NASCAR Changes Qualifying Format
posted by Summer Bedgood
Tuesday March 11, 2014
Following safety concerns regarding NASCAR’s new qualifying format, the sanctioning body is introducing some changes in preparation for this weekend’s race at Bristol Motor Speedway. According to the Associated Press, NASCAR is banning teams from cool-down laps after their qualifying attempts, but will instead be allowed to hook up cool-down units to the engine through hood flaps.
Late Tuesday afternoon, a release from NASCAR fully detailed the changes. Teams will be allowed a single cool down unit to be connected through the right or left side hood flap, however the hood must remain closed. Additionally, two crew members will be allowed over the wall while cooling down.
“The qualifying is new to all of us and as we have said over the past several weeks, we are looking at it from all aspects,” said Robin Pemberton, vice president of competition and racing development. “Following discussions, both internally and with others in the garage area, we moved quickly to make a few revisions that will be effective starting with our two national series events at Bristol Motor Speedway this weekend. We believe this will only enhance and improve what has demonstrated to be an exciting form of qualifying for our fans, competitors and others involved with the sport. Moving forward we will continue to look at it and address anything else that we may need to as the season unfolds.”
The move comes after three weeks of NASCAR’s new knockout qualifying system, where multiple cars are allowed to make qualifying attempts at the same time instead of the traditional one-car-at-a-time procedure. Drivers and teams had complained that the new rules didn’t allow them to cool their engines down on pit road, and the cool-down laps caused a dangerous situation with slower cars staying on the track at the same time that other cars were running by them at much higher speeds.
The rule will begin this weekend in Bristol, a track that has a much narrower racing surface than Daytona, Phoenix, and Las Vegas.
Kurt Busch to Attempt The Indianapolis-Charlotte Double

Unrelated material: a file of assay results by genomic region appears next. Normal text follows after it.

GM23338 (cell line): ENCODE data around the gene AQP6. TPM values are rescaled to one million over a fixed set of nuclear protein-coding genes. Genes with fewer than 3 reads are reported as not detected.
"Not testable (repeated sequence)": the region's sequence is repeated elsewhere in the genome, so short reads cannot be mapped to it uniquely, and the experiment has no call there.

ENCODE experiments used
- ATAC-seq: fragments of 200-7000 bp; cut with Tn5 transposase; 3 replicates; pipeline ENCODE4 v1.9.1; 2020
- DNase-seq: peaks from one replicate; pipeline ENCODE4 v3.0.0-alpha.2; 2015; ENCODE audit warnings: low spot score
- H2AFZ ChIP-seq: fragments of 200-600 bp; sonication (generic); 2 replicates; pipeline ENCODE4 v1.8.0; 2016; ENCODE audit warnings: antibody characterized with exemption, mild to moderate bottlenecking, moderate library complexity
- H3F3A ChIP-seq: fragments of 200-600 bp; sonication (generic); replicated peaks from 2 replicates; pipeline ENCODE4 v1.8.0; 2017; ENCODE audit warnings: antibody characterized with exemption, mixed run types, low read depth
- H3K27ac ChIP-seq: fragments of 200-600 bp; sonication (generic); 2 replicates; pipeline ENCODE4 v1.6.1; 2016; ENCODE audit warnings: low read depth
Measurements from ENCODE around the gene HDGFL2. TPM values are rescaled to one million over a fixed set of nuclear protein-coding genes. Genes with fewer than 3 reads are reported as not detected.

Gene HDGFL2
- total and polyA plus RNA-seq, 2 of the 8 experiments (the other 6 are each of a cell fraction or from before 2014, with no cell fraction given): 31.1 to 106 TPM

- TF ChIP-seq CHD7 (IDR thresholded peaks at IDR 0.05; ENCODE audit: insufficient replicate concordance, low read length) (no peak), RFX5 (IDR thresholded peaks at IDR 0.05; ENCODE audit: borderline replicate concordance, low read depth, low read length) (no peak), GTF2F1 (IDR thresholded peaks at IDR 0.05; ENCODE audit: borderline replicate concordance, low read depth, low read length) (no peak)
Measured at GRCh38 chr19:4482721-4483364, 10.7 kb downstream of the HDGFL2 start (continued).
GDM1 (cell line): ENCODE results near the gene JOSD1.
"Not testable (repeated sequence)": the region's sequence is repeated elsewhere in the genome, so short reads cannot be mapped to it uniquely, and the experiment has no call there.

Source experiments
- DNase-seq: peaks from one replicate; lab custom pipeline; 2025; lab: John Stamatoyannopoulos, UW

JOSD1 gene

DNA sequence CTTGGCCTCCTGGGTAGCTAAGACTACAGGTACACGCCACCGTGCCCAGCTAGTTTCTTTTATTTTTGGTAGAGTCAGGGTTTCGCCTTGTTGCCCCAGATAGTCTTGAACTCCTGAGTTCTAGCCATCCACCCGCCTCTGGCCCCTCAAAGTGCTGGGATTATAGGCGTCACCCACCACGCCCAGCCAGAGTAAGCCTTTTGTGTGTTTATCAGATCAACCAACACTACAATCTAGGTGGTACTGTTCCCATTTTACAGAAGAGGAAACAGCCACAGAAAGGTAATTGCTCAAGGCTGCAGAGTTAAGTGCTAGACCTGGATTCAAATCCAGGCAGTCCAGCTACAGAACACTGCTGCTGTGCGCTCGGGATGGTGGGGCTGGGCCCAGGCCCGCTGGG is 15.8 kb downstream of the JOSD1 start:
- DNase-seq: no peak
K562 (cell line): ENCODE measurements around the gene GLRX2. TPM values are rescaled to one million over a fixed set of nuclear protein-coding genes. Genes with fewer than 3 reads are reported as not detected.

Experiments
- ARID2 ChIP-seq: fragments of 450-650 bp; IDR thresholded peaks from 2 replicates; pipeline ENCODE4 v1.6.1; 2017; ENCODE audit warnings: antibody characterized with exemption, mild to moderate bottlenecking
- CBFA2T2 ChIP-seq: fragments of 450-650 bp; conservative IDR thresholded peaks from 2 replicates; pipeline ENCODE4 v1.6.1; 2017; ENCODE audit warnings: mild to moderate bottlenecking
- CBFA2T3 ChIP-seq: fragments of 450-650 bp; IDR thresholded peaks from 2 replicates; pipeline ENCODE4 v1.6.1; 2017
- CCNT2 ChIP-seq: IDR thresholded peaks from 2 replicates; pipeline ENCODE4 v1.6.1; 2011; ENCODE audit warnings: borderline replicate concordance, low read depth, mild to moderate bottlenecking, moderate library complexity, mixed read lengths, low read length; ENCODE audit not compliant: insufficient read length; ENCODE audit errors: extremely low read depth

posted by Phil Allaway
Tuesday March 4, 2014
Andretti Autosport announced this morning that Kurt Busch, driver of the No. 41 Haas Automation Chevrolet in the Sprint Cup Series, will attempt the Indianapolis 500 in a fifth entry for the IndyCar Series team. Once the Indianapolis 500 is completed, Busch will fly from Indianapolis to Charlotte, jump in his No. 41 Chevrolet and compete in the Coca-Cola 600 at Charlotte Motor Speedway.
Busch considers the opportunity to do the double as an old-school throwback moment.
“This is really to challenge myself within motorsports,” Busch said in Andretti Autosport’s press release. “Perhaps I am a bit of an old-school racer; a throwback, I guess. I enjoyed the era of drivers racing different cars and testing themselves in other series. It is tough to do now for a variety of factors, but when the opportunity is there, I want to do it. While NASCAR is my home, I have been fortunate to compete in Pro Stock on the NHRA circuit a number of years ago and test a V8 Supercar. This opportunity was a talk with Michael [Andretti] over dinner one night, a “What if,” and now it’s becoming a reality for me to drive in the Indy 500 with Andretti Autosport. It’s literally a dream come true. To go to the famous Brickyard with the iconic Andretti name, it doesn’t get much cooler or better than that.”
Busch will be doing the Indianapolis-Charlotte double as a Memorial Day mission to men and women serving in the U.S. Military via the Armed Forces Foundation. Fans can contribute to the cause by texting AFF to 50555 to donate $10.
Busch, who has never raced an IndyCar, passed Rookie Orientation at the Indianapolis Motor Speedway last year during a test session. At the time, Busch was more or less testing the Dallara DW12 for fun.
Busch will be the fourth driver to attempt the Indianapolis-Charlotte double. John Andretti was the first driver to attempt it in 1994. After finishing four laps down in tenth in Indianapolis, Andretti crashed and had engine problems in the 600. Robby Gordon has attempted the double five times, most recently in 2004. However, Gordon failed to make it to Charlotte on time and did not start the 600 in 2000 (P.J. Jones started Gordon’s No. 13 Ford in that instance). Finally, Tony Stewart has attempted the double twice (most recently in 2001) and is the only driver to ever complete all 1100 miles. Neither of the three drivers has won either leg of the double. The best finishes are Stewart and Gordon’s sixth-place finishes at the Indianapolis 500 (although Gordon’s came in 2000, the year he didn’t make it to Charlotte in time to start the Coca-Cola 600), and Stewart’s fourth-place finish in the 2001 Coca-Cola 600.